Microsoft loves the enterprise - it's where they make quite a bit of their revenue and it's where they have a significant presence in productivity software as well as desktop operating systems. Of course, Google would like to cut into Microsoft's share of the market at the enterprise level but at WPC14, Microsoft took a bit of time to show that many clients who have switched to Google are switching back.
In fact, in the last eighteen months, 785 organizations who tried out Google's suite of services have now come back to Microsoft. It goes without saying that switching between Google and Microsoft is not a trivial process as the expense incurred - both financially and in terms of lost productivity - can be considerable. So, for a company to switch back from Google, they must have been quite unhappy with the services to make the transition again, in what is likely a small time window.
What we would love to know, of course, is how many customers have left Microsoft for Google. The figure of 785 customers is almost meaningless without that context.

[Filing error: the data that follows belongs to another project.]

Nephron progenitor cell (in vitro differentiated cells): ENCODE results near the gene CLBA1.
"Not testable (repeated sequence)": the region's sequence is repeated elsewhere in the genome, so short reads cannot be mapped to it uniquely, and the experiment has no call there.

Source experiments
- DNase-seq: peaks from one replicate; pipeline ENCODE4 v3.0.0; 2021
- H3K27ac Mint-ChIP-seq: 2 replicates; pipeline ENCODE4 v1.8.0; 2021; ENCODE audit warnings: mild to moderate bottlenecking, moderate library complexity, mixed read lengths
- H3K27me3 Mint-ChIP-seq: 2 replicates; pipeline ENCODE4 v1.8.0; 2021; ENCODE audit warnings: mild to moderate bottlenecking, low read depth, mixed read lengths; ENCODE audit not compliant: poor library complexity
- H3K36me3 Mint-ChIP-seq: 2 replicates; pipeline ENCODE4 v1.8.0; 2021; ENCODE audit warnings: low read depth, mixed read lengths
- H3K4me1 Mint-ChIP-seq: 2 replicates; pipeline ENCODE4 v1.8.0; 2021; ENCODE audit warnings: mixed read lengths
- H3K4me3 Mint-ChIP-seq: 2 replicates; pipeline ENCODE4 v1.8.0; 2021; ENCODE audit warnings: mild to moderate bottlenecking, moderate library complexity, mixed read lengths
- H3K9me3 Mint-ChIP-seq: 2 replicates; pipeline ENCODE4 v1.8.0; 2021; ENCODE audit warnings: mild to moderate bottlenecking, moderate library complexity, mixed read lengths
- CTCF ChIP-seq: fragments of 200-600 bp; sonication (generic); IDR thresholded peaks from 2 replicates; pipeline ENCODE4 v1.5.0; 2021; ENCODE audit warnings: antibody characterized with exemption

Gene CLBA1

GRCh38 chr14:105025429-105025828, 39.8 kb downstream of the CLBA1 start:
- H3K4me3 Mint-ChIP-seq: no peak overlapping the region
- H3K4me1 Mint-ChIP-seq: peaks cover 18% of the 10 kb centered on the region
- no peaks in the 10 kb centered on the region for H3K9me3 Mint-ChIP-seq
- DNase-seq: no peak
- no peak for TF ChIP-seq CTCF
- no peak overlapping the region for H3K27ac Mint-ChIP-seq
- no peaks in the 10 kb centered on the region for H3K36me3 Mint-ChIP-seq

Certainly, Google has it much easier than Microsoft in terms of support for legacy software as they are a cloud-only service provider which allows them to push out new features faster. Microsoft's mix of on-site and cloud products makes the support cycles for their services generally longer which is one reason why corporations like Microsoft services. Additionally, it is this mix of product offerings that makes Microsoft's portfolio of applications incredibly strong.
While 785 may not seem like a high number, remember, these are enterprise customers and each company can be composed of hundreds, if not thousands, of employees.